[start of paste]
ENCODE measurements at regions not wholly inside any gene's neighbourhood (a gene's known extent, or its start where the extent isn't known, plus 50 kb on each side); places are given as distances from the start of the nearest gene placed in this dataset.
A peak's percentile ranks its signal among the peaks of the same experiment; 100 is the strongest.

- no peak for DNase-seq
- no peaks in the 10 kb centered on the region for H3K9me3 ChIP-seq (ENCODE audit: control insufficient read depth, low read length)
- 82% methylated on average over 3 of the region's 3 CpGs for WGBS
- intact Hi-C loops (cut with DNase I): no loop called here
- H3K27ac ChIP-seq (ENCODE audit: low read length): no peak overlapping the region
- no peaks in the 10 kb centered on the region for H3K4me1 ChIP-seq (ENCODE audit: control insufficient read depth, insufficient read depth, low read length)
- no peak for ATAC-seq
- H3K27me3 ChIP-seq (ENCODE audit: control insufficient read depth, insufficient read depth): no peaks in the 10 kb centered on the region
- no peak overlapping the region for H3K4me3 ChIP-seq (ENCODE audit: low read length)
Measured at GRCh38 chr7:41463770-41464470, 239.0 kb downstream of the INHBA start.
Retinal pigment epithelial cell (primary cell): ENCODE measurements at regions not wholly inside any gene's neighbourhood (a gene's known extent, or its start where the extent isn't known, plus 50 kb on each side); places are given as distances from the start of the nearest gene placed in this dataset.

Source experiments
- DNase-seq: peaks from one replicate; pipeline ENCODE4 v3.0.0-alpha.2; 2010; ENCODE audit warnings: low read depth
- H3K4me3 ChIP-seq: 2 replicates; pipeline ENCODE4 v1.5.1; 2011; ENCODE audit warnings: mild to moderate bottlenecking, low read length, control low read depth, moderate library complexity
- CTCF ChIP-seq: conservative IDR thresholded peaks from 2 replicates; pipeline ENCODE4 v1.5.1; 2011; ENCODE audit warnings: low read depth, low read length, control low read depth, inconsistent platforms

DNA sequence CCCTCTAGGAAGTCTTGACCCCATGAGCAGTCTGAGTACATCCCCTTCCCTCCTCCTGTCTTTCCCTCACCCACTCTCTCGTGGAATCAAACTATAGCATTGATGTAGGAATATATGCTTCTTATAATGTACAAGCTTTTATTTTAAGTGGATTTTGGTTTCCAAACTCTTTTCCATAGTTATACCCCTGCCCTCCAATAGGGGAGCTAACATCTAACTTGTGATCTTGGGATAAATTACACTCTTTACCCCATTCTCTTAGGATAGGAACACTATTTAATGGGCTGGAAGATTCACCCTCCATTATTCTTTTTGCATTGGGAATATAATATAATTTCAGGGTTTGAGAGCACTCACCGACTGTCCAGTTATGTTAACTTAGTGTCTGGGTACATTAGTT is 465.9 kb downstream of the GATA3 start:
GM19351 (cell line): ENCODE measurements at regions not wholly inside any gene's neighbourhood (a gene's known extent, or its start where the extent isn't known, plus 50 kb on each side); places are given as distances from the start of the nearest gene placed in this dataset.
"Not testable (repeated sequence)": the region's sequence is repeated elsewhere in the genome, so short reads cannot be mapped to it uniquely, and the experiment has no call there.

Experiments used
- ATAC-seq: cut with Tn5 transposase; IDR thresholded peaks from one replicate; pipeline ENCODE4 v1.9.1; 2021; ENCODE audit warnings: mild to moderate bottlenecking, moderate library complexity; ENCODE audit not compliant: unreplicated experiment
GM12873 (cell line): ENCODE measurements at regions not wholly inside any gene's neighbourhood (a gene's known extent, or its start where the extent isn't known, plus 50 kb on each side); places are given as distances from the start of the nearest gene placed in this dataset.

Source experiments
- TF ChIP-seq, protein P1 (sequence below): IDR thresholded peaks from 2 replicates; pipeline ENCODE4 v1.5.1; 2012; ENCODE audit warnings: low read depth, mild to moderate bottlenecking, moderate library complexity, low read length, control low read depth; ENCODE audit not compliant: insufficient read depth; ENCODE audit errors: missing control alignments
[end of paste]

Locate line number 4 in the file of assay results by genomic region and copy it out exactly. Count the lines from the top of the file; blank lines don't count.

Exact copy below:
- no peaks in the 10 kb centered on the region for H3K9me3 ChIP-seq (ENCODE audit: control insufficient read depth, low read length)